Complexity of the Concept of the Sacred
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Published: Thu, 07 Sep 2017
Understanding the concept of the Sacred is a complex phenomenon. Assess keeping in mind over 4000 years of the sacred.
Since the beginning of Humanity, Man has been trying to make sense of the world around itself, trying to fill in the pieces to questions it does not know the answer to. The human journey can be seen as a quest a search for knowledge, comfort and ultimately for understanding. Perhaps the greatest of humanities question have involved faith and the notion of a divine god/being. Beliefs about god have traveled a long road to today’s understanding of the notion of God, the divine and sacred. God as a work in progress began first with the many gods of the polytheistic faith systems, with each god having limited domain of power and responsibility. For early human beings, such gods felt familiar and relatable. They didn’t see a big gulf between the divine and the real, this is what made it so approachable, understandable and ultimately follow able. The concept of sacred was simply something that was beyond “normal” (Armstrong, 1993).
According to Stormonth & Phelp (1896) the word Sacred is derived from the Latin origin word “Sacer”, which means dedicated or consecrated to the higher beings i.e. gods or anything divine. The word is often used interchangeably with Holy; however there are minor differences with the concept of holiness in that it is primarily used in relation to relationships and persons, while ‘sacred’ is used in relation to happenings, places or objects (McCann, 2008).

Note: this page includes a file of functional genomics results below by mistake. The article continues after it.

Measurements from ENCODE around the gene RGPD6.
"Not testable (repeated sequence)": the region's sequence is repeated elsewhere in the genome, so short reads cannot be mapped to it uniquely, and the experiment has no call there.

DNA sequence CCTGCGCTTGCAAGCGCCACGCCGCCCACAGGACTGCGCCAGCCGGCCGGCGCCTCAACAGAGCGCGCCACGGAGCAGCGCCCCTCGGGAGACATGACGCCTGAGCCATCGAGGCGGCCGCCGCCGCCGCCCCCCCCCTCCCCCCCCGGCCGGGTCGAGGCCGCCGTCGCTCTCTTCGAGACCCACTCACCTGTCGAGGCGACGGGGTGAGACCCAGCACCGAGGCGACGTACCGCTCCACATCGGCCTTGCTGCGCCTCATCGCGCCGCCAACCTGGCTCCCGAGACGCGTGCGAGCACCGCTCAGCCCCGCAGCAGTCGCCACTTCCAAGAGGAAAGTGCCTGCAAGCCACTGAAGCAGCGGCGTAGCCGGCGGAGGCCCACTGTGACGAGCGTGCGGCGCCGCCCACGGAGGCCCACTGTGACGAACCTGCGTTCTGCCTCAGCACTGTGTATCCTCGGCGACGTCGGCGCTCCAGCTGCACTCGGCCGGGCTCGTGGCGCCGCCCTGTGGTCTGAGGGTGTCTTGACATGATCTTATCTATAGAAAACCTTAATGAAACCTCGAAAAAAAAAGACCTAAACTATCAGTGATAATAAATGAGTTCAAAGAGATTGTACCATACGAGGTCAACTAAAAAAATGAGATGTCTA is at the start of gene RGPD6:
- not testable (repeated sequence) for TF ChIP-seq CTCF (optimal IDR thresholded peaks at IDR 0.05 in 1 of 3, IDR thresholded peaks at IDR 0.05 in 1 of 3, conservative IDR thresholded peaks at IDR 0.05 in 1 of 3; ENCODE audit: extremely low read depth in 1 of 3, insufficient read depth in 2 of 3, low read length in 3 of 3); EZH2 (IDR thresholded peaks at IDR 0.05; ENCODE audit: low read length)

This need for completion has led to various mythos to have formed over the years, culminating in the concepts of the Sacred/Profane dichotomy aptly explained by French Sociologist Emile Durkheim.
The sacred is the boundless spirit of the religious and divine experience. Religions throughout their history have included very mixed beliefs and manifestations of those beliefs, but they all have something quite universal and explicit, regardless of their nature, through which the religious experience is differentiated from all others and that is that the sacred is something above and beyond the believers. Therefore, the sacred is highly subjective in its nature and Bastide concisely put it: “if I were to give a definition of the sacred, it would cross my subjectivity, my own experience of the sacred and not a general definition” (Desroche & Bastide, 1974).
To begin understanding the concept of the Sacred, it is best to understand what is considered Sacred and what is considered Profane. In Durkheim’s theory of Religion, both these concepts are the central tenant. The ‘Sacred’, according to Durkheim is an ideal, something that transcends everyday existence and is both awe-inspiring as well as fear inducing, and something potentially dangerous as well as extra-ordinary. Sacred in his view refers to things that have been set apart by man as requiring special religious treatment and veneration. One key point to note is that ‘Sacred’ can be anything, from the earth to the moon, a bird, an animal, a rock, a tree to a god. The sacredness comes from a community marking them as such and once they have been established as a sacred, they are embodied in religious practices, sentiments and beliefs. The profane, on the other hand is anything that is simply ordinary, it embraces practices, persons and ideas that are in the end seen with everyday mundane attitudes of familiarity, utility and commonness. Both the sacred and profane are highly interrelated due to the extreme levels of emotions they invoke in the people that believe in them and according the Durkheim, the concept of Sacred and the profane varies amongst society to society (Durkheim, 1974).